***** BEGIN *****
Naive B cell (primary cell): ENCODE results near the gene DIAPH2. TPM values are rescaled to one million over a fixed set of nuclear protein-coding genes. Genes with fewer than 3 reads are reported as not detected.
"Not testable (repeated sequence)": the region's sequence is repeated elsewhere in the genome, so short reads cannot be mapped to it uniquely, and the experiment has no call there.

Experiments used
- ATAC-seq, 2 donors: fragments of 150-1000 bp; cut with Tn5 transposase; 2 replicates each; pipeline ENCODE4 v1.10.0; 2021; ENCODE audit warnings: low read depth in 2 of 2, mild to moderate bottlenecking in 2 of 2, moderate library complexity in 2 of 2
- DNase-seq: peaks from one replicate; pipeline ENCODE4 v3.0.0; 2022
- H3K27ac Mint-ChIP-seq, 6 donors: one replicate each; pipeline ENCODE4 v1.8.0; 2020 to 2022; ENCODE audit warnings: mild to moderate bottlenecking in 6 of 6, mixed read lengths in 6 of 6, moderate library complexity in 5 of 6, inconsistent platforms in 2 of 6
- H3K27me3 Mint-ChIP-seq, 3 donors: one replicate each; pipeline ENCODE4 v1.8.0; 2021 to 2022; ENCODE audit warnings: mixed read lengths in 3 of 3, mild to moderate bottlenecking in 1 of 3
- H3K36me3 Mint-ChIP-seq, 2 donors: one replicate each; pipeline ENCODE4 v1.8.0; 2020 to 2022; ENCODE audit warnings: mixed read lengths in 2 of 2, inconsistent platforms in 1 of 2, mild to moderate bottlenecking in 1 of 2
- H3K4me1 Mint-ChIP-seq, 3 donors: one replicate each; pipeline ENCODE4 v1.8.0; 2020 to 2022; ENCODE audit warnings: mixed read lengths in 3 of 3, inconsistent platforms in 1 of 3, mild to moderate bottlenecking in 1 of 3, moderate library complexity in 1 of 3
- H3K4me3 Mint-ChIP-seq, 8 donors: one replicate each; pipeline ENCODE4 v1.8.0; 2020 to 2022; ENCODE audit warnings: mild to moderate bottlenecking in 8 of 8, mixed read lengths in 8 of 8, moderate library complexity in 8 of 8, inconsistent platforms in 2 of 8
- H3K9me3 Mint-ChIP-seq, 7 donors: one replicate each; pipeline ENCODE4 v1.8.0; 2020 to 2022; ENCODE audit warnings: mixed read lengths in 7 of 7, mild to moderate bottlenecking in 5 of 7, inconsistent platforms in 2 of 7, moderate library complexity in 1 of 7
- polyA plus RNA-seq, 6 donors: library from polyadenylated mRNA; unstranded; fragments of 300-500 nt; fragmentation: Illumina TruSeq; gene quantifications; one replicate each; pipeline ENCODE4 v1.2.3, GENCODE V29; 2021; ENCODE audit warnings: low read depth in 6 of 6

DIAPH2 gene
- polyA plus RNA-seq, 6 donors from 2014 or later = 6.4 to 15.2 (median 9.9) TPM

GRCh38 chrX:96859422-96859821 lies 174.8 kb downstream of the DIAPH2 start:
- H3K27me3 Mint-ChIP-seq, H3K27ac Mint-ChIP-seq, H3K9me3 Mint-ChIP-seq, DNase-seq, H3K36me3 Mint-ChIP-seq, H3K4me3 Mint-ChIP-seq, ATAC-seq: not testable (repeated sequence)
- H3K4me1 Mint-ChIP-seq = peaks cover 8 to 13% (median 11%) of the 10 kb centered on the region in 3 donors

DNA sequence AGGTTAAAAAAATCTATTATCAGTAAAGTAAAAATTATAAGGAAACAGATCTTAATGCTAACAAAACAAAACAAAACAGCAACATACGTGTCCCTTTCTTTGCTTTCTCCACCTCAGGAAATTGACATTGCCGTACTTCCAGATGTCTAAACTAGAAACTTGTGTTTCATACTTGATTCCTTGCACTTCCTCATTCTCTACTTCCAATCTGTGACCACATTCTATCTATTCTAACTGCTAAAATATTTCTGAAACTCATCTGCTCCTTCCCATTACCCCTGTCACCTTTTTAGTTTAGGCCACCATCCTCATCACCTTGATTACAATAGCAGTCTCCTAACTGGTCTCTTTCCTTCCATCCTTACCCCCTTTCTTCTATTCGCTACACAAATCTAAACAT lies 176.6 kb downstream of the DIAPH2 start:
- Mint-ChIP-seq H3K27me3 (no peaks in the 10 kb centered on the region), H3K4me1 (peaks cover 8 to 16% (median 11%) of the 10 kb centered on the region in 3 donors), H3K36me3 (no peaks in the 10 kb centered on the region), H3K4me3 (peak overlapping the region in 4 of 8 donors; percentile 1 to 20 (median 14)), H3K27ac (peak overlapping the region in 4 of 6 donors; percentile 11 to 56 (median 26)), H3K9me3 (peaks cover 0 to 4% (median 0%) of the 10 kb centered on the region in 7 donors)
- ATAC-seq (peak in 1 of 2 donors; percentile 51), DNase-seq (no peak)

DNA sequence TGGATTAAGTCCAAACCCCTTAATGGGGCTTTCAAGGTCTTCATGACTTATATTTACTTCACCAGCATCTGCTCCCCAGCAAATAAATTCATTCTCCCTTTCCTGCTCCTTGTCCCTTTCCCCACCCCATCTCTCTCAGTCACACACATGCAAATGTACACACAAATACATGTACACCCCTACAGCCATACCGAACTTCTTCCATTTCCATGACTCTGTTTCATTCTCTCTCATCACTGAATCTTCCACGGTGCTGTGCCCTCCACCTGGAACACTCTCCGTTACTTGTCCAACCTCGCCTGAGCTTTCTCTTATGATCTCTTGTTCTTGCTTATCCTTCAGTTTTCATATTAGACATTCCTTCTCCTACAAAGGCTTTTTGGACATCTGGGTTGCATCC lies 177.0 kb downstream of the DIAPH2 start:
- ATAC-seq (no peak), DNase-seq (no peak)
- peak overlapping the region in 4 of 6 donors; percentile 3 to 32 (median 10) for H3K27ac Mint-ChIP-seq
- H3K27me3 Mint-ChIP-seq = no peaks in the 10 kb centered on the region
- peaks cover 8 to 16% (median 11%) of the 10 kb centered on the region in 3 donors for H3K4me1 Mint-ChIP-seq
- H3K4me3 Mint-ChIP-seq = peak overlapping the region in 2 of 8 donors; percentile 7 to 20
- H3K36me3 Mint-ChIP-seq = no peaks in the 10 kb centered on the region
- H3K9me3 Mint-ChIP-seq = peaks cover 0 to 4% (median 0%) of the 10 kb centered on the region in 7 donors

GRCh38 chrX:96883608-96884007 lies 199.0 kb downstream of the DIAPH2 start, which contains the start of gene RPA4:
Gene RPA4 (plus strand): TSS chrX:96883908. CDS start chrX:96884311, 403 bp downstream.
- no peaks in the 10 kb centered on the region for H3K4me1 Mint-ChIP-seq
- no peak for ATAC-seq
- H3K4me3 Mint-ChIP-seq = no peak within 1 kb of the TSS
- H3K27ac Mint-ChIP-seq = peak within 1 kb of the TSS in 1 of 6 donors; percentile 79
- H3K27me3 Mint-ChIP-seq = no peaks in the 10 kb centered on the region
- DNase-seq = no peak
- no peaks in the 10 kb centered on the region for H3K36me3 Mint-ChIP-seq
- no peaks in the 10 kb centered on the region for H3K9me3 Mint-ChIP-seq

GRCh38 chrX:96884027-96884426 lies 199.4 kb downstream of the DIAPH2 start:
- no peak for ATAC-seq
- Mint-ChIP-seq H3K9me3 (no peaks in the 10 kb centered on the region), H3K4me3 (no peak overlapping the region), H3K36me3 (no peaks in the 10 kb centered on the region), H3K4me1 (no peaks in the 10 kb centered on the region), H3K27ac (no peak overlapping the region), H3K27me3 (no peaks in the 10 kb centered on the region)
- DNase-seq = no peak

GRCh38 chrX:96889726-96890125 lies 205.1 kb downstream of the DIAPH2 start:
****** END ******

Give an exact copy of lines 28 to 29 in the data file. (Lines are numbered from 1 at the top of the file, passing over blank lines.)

- H3K9me3 Mint-ChIP-seq = peaks cover 0 to 4% (median 0%) of the 10 kb centered on the region in 7 donors

GRCh38 chrX:96883608-96884007 lies 199.0 kb downstream of the DIAPH2 start, which contains the start of gene RPA4: